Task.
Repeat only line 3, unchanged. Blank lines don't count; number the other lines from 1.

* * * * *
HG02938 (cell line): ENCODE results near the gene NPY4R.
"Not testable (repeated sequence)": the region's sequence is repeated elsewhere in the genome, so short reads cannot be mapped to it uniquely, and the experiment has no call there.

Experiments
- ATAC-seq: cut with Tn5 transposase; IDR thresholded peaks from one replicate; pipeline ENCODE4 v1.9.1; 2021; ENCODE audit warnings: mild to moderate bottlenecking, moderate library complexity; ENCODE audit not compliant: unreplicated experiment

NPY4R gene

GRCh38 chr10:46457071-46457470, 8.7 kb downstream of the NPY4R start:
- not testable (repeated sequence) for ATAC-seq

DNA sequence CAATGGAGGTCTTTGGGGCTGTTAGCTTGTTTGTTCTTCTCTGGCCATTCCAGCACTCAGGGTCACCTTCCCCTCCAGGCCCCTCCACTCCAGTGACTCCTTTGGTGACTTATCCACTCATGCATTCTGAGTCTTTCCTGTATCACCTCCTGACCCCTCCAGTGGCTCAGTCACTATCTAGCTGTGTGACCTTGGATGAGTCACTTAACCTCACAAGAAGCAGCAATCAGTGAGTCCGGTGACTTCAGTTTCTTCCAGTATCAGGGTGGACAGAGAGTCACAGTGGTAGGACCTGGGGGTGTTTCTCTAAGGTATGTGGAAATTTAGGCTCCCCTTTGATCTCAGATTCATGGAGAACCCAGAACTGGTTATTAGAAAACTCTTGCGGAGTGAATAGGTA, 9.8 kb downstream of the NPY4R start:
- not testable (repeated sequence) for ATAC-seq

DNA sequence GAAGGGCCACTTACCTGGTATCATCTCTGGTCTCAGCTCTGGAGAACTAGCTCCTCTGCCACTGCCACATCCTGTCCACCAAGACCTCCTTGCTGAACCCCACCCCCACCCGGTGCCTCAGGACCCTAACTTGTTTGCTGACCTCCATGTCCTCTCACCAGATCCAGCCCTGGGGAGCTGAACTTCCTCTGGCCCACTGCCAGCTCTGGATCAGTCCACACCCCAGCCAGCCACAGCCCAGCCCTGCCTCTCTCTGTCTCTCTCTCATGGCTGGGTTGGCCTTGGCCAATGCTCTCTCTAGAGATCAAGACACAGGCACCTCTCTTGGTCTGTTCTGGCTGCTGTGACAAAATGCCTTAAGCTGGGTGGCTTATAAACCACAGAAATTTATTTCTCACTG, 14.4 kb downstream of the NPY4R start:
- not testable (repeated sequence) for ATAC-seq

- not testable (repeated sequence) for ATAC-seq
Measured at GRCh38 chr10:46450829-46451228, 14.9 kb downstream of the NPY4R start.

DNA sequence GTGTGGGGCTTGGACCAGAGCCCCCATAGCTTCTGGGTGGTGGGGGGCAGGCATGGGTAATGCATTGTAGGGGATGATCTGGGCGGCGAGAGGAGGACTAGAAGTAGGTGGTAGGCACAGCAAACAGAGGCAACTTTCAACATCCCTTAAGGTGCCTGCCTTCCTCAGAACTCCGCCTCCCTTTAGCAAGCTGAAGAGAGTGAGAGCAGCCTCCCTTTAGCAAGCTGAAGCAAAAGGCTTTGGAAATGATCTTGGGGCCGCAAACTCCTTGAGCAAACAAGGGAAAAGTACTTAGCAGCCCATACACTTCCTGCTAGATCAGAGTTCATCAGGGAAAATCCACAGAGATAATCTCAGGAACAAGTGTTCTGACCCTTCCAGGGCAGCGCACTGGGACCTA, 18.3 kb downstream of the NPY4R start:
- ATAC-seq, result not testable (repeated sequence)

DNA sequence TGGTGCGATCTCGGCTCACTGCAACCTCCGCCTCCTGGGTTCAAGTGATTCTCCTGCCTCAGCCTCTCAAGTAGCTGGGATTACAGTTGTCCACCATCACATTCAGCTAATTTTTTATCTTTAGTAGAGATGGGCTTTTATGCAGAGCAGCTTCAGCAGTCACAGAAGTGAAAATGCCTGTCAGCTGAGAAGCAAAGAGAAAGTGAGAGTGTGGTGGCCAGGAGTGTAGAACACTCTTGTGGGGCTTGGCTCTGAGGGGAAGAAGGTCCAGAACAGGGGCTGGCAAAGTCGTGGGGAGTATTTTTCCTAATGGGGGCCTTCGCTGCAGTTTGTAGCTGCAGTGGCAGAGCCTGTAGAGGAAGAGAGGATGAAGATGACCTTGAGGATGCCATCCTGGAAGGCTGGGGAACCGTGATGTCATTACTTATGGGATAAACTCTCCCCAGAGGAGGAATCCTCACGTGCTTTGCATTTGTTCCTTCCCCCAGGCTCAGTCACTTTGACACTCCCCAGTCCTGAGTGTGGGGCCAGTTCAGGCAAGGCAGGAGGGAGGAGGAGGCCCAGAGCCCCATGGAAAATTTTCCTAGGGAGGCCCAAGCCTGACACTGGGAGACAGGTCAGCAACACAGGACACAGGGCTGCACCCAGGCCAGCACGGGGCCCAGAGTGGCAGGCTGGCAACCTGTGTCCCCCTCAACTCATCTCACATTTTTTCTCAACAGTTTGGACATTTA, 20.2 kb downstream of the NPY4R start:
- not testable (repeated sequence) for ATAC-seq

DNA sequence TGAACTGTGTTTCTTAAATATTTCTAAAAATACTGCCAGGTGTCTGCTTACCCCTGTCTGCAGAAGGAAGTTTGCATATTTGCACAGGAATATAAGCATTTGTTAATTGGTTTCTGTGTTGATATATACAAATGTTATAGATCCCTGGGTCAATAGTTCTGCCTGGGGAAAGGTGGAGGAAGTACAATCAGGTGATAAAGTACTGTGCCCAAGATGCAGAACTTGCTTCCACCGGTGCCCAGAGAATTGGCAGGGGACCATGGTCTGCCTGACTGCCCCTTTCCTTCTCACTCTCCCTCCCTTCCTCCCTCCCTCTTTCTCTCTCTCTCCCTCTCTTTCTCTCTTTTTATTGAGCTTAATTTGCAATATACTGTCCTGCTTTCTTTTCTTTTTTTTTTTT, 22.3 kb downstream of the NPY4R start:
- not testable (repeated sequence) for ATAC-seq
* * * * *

Experiments